Edward Engels .... set grip
Morton Novak .... gaffer
 
Costume and Wardrobe Department
Celia Bryant .... wardrober
 
Editorial Department
Michael Breddan .... assistant editor
 
Music Department
Felix Giglio .... music supervisor
John Morris .... conductor
Frank Kulaga .... music recording engineer (uncredited)
 
Other crew
Robert Buchman .... assistant to producer
Elinor Bunin .... title designer
Alan Johnson .... choreographer
Joseph E. Levine .... presenter
Connie Schoenberg .... production secretary
Betty Todd .... script supervisor
 
Crew verified as complete


Production CompaniesDistributorsSpecial EffectsOther Companies

Additional Details

Also Known As:
Runtime:
88 min
Country:
Language:
Color:
Color (Pathécolor)
Aspect Ratio:
1.37 : 1 See more »
Sound Mix:

Did You Know?

Trivia:
Director Trademark: [Mel Brooks] [The Producers]This was Mel Brooks' first movie. All of Brooks's future movies make at least one reference to this one, some with bits of a musical and others by referring to Nazi Germany.See more »
Goofs:
Continuity: In two separate occasions, the way Max grabs/holds the blue lady's hand changes between shots.See more »
Quotes:
Franz Liebkind:[runs backstage to try to stop the play]
Stagehand:Hey, what can I do for you?
Franz Liebkind:You will please be unconscious.
[hits him on the head]
See more »
Movie Connections:
Referenced in Rewind This! (2013)See more »
Soundtrack:
Yankee Doodle DandySee more »

FAQ

This FAQ is empty. Add the first question.
12 out of 18 people found the following review useful.
How to succeed in show business without really trying, 7 February 2006
Author: jotix100 from New York

Leave it to Leo Bloom to figure out the possibilities in having the worst show on Broadway, and yet, make a bundle by collecting a small fortune from innocent old ladies investing their savings in it. It's no wonder Max Bialystock jumps for joy upon hearing about how to really succeed in show business without really trying!

This 1968 version of Mel Brooks' "The Producers" is a much better film than the recent one unveiled at the end of 2005. We had watched the original movie some time ago and we thought it was quite funny. On second viewing though, some of the fun one had that first time, seems to have disappeared somehow. It seems inconceivable, but this time we found little to laugh about, although this version should have been the definite one because of the presence of Zero Mostel and Gene Wilder is far superior than the stars seen on the latest version.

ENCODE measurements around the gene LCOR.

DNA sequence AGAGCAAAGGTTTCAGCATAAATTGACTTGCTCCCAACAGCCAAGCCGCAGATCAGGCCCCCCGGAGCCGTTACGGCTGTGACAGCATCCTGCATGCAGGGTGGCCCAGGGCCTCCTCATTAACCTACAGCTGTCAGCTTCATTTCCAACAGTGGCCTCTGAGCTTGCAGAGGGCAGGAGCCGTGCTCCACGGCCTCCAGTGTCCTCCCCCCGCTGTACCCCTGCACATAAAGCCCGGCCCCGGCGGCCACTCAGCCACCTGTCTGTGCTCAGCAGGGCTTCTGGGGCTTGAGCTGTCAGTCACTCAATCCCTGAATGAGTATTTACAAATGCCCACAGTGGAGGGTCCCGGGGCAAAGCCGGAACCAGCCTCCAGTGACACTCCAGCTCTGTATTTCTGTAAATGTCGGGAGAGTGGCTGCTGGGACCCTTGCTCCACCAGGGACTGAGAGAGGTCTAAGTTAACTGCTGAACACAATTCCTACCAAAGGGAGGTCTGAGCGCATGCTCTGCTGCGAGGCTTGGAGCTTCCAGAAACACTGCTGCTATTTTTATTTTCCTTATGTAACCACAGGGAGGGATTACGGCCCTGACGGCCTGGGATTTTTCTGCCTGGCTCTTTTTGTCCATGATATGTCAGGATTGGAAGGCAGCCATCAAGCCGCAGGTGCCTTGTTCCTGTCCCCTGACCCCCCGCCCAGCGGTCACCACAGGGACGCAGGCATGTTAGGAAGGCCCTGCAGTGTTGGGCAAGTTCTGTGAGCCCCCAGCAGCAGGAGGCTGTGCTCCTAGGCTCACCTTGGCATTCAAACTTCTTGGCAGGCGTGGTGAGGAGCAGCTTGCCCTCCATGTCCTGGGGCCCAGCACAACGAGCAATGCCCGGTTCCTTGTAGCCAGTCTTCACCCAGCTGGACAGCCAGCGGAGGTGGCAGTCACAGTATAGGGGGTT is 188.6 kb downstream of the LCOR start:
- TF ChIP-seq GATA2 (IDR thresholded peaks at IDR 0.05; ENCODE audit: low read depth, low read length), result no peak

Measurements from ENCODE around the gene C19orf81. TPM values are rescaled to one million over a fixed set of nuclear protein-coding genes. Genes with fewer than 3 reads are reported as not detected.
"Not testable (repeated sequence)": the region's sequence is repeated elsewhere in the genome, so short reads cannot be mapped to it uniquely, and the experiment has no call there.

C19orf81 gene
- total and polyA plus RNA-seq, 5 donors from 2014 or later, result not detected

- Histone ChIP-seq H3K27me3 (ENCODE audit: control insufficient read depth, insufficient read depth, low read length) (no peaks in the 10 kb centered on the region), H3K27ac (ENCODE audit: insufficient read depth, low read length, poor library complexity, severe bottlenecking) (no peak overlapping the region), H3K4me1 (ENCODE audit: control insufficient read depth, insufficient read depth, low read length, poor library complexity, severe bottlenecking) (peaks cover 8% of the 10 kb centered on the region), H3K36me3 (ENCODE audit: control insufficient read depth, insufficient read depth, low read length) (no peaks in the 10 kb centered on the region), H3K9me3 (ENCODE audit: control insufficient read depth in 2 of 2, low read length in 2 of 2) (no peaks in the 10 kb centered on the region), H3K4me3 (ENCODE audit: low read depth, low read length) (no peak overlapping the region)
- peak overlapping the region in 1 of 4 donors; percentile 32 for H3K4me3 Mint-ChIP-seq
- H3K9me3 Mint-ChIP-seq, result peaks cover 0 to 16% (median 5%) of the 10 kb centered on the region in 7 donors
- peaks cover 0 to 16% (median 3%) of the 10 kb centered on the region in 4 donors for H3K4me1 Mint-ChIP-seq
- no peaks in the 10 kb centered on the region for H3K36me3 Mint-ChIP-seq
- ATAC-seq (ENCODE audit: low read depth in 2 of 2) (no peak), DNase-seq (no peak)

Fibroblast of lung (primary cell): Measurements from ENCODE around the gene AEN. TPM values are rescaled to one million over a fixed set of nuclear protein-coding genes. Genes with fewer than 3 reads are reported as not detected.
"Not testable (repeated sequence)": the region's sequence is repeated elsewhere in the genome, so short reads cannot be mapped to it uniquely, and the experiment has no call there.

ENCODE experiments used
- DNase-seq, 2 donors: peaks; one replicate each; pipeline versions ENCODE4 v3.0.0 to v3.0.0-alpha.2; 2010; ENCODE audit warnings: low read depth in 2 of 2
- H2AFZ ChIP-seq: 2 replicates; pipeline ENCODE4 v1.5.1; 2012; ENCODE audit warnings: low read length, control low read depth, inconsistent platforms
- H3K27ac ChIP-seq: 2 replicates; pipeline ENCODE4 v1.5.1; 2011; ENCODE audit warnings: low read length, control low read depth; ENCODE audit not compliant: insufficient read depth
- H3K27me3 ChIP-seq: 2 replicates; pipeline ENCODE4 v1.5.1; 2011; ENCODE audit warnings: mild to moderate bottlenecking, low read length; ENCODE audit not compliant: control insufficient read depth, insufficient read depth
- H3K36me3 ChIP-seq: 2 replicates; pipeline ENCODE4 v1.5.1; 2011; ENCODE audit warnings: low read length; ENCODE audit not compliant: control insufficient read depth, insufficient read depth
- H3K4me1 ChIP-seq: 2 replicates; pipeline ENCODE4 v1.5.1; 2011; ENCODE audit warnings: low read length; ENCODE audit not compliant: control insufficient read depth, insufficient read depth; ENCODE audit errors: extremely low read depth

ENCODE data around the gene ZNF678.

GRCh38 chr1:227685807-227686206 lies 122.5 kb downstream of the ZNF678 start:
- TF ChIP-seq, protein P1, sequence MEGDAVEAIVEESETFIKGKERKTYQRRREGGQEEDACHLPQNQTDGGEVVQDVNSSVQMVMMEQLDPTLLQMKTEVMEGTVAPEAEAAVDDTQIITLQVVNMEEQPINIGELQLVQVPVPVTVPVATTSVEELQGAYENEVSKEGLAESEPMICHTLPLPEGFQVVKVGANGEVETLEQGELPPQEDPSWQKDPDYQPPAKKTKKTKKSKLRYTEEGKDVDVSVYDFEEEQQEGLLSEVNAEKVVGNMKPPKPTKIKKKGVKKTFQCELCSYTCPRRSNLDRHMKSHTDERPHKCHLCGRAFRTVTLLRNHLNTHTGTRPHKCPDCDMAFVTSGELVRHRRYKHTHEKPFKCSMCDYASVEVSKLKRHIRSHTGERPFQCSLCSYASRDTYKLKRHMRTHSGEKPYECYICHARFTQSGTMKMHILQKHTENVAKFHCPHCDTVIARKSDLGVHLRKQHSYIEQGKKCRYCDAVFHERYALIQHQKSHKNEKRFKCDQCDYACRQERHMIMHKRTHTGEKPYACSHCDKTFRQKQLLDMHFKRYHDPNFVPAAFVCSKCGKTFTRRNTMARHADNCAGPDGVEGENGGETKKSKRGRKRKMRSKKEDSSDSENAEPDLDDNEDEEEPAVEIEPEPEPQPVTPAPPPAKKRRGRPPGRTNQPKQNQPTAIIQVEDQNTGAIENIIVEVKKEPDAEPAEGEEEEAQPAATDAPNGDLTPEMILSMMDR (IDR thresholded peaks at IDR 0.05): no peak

Zero Mostel was a colossus in the New York stage. He was a man who could do anything at all and still give an honest performance to everything he did. It was Mr. Mostel's misfortune to have been blacklisted at a time where his career was at an all time high. When film work stopped, Mr. Mostel had the theater to go back. Who knows how far this actor would have gone if he hadn't been a victim of the McCarthym that ruined many lives.

Zero Mostel made a creation out of Max Bialystock. This was a man who had seen better days in his producing career days and now finds himself dodging his creditors because he doesn't have the money to pay his debts and has to rely in his stable of old ladies for living. Zero Mostel was the perfect man to play this larger than life character.

Gene Wilder, whose second film this is, showed from the beginning to be a genius in the movies. His Leo Bloom was an excellent creation and his chemistry with Zero Mostel seems to be real. The film owes a great deal of its success to Gene Wilder who acts as the straight man.

In supporting roles we see Kenneth Mars as the lunatic author of the musical. Christopher Hewett is the gay director who turns the material into a great musical. Lee Meredith makes Ulla fun to watch. Dick Shawn who plays Hitler, makes a good impression. Also some other faces in the cast, Estelle Winwood, Renee Taylor, William Hickey, Frank Campanella, Madelyn Cates, all New York based actors with long experience in the stage and screen.

Mel Brooks was going for laughs, and at times, he succeeds brilliantly.

Was the above review useful to you?
See more (231 total) »